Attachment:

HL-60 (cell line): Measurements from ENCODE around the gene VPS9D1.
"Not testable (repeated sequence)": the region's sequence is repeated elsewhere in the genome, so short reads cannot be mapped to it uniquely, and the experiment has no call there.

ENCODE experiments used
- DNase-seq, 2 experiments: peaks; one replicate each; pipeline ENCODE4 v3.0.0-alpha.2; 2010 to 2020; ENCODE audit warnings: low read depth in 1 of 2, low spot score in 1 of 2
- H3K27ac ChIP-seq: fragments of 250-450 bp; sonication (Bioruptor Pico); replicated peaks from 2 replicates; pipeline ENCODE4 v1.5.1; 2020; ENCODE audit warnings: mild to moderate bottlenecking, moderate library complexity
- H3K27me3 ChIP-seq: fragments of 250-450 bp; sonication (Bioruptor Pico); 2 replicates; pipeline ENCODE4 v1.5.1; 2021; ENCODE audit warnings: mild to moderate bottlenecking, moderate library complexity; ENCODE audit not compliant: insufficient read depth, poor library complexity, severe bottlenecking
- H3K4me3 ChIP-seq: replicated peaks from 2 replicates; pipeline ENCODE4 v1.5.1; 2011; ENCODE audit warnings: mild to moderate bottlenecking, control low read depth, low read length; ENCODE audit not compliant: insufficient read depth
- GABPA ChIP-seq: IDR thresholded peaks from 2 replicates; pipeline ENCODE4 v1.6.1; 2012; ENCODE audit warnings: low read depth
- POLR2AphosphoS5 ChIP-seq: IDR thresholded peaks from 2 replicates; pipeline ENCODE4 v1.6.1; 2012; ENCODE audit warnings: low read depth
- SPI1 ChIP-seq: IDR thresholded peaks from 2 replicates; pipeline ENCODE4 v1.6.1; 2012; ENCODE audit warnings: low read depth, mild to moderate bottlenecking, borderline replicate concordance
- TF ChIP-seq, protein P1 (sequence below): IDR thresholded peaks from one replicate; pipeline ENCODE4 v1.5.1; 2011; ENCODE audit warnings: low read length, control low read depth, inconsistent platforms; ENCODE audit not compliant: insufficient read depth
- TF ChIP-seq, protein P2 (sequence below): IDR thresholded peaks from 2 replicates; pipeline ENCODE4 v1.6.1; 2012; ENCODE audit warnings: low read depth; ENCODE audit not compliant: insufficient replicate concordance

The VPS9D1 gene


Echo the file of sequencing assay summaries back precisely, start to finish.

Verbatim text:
HL-60 (cell line): Measurements from ENCODE around the gene VPS9D1.
"Not testable (repeated sequence)": the region's sequence is repeated elsewhere in the genome, so short reads cannot be mapped to it uniquely, and the experiment has no call there.

ENCODE experiments used
- DNase-seq, 2 experiments: peaks; one replicate each; pipeline ENCODE4 v3.0.0-alpha.2; 2010 to 2020; ENCODE audit warnings: low read depth in 1 of 2, low spot score in 1 of 2
- H3K27ac ChIP-seq: fragments of 250-450 bp; sonication (Bioruptor Pico); replicated peaks from 2 replicates; pipeline ENCODE4 v1.5.1; 2020; ENCODE audit warnings: mild to moderate bottlenecking, moderate library complexity
- H3K27me3 ChIP-seq: fragments of 250-450 bp; sonication (Bioruptor Pico); 2 replicates; pipeline ENCODE4 v1.5.1; 2021; ENCODE audit warnings: mild to moderate bottlenecking, moderate library complexity; ENCODE audit not compliant: insufficient read depth, poor library complexity, severe bottlenecking
- H3K4me3 ChIP-seq: replicated peaks from 2 replicates; pipeline ENCODE4 v1.5.1; 2011; ENCODE audit warnings: mild to moderate bottlenecking, control low read depth, low read length; ENCODE audit not compliant: insufficient read depth
- GABPA ChIP-seq: IDR thresholded peaks from 2 replicates; pipeline ENCODE4 v1.6.1; 2012; ENCODE audit warnings: low read depth
- POLR2AphosphoS5 ChIP-seq: IDR thresholded peaks from 2 replicates; pipeline ENCODE4 v1.6.1; 2012; ENCODE audit warnings: low read depth
- SPI1 ChIP-seq: IDR thresholded peaks from 2 replicates; pipeline ENCODE4 v1.6.1; 2012; ENCODE audit warnings: low read depth, mild to moderate bottlenecking, borderline replicate concordance
- TF ChIP-seq, protein P1 (sequence below): IDR thresholded peaks from one replicate; pipeline ENCODE4 v1.5.1; 2011; ENCODE audit warnings: low read length, control low read depth, inconsistent platforms; ENCODE audit not compliant: insufficient read depth
- TF ChIP-seq, protein P2 (sequence below): IDR thresholded peaks from 2 replicates; pipeline ENCODE4 v1.6.1; 2012; ENCODE audit warnings: low read depth; ENCODE audit not compliant: insufficient replicate concordance

The VPS9D1 gene